Simplicity is another feature of Foerster’s writing and The Masks of Eros which opens the second disc is the only work in the entire collection requiring any virtuosity on behalf of the pianist. This, considered to be his masterwork, consists of a theme and variations with the theme itself an inversion of a key theme from his 1897 opera Eva. Other examples of Foerster’s generosity of spirit include his composition of the Jičín Suite written for the town of Jičín which gave such a warm reception to his opera Eva. There’s also his Osenice Suite which honours the village from which his forebears originated. Both are further examples of his ability to write wonderfully rhapsodic music which keeps the listener enthralled with its beauty and simplicity.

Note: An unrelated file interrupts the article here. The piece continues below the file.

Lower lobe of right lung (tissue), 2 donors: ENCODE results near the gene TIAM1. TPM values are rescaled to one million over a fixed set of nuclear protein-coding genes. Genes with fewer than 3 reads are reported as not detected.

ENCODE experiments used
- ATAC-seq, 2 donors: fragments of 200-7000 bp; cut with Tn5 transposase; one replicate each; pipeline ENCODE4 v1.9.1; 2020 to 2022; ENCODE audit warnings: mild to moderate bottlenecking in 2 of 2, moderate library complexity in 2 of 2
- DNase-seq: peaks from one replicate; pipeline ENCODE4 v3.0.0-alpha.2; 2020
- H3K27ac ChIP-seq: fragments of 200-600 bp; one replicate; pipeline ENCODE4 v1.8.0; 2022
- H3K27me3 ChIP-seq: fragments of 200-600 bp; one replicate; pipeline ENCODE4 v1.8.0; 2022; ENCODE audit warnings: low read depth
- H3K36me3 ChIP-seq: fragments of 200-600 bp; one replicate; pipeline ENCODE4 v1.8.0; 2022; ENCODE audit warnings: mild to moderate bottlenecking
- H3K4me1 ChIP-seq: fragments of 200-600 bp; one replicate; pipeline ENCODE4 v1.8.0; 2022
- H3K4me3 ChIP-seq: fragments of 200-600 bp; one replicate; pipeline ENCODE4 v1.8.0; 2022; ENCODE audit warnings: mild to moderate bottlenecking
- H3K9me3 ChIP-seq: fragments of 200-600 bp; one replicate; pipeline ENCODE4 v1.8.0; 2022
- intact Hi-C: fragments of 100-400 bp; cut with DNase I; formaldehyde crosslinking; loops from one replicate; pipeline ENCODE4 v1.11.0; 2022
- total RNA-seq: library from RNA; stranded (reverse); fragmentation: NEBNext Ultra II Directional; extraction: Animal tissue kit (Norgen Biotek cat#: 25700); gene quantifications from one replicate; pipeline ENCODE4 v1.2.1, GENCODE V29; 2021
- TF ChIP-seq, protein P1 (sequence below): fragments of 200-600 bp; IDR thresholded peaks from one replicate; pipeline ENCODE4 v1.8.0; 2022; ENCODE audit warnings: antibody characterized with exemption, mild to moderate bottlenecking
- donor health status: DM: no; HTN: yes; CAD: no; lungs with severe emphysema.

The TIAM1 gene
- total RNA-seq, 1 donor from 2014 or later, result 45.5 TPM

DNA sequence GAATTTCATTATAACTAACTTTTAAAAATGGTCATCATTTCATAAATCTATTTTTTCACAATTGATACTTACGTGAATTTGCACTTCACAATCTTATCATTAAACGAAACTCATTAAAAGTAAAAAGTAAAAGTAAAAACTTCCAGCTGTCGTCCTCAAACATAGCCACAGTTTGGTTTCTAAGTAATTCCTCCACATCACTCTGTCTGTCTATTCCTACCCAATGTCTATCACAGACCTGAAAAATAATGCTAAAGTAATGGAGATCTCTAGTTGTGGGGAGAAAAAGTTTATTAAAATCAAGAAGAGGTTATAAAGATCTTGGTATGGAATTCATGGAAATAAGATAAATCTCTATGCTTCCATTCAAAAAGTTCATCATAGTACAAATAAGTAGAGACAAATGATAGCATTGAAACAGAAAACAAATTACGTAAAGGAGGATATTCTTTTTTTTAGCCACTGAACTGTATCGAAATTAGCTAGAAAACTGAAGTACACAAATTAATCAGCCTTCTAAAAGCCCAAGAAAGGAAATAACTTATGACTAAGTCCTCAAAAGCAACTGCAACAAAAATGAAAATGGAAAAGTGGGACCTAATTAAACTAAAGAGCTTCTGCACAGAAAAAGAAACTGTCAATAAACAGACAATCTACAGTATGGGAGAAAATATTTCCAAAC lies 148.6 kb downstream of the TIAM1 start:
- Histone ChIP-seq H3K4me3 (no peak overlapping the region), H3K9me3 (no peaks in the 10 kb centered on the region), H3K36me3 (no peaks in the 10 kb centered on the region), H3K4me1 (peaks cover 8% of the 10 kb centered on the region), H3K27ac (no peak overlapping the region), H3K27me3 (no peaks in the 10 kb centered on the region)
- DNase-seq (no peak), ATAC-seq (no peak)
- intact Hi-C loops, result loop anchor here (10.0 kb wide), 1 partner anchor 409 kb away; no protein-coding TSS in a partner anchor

The third disc’s opening work is And the apple trees blossomed, another lovely composition which he wrote following the death of his friend Antonín Dvořák together with Evening Music which is to be found on CD 1. Following the death of his wife Berta in 1936 he married her close friend Olga Hilkenová and later wrote The Day a set of three short pieces for her son Ivar which describe morning, noon and evening in delightful little mood sketches. His five Miniatures for Piano of 1885 are once again brilliantly simple but highly effective vignettes and there are several examples of his early works in this collection. In fact it is interesting that the pieces are laid out quite randomly in terms of the year they were written. This work follows The Day which dates from 1939; Foerster, being so long-lived, was composing for a total of at least seven decades. Pages from my Diary, the booklet notes explain, may stem from Foerster’s friendship with Zdeněk Fibich, another unfairly neglected composer whose merits are only now being reassessed. The final piece of the five, as Patricia Goodson points out, is reminiscent of Schumann showing that over forty years after his death the elegance and simplicity of his writing was just as much admired then and was still exerting an influence. The people who were in receipt of the piano pieces Foerster wrote and then offered as gifts were lucky indeed and a music-lover could hardly imagine a greater present. I felt this particularly as I listened to Melodie (1892) and his last ever piano piece Lullaby (1942). Although written fifty years apart, these pieces show the same elegant simplicity and overflowing charm.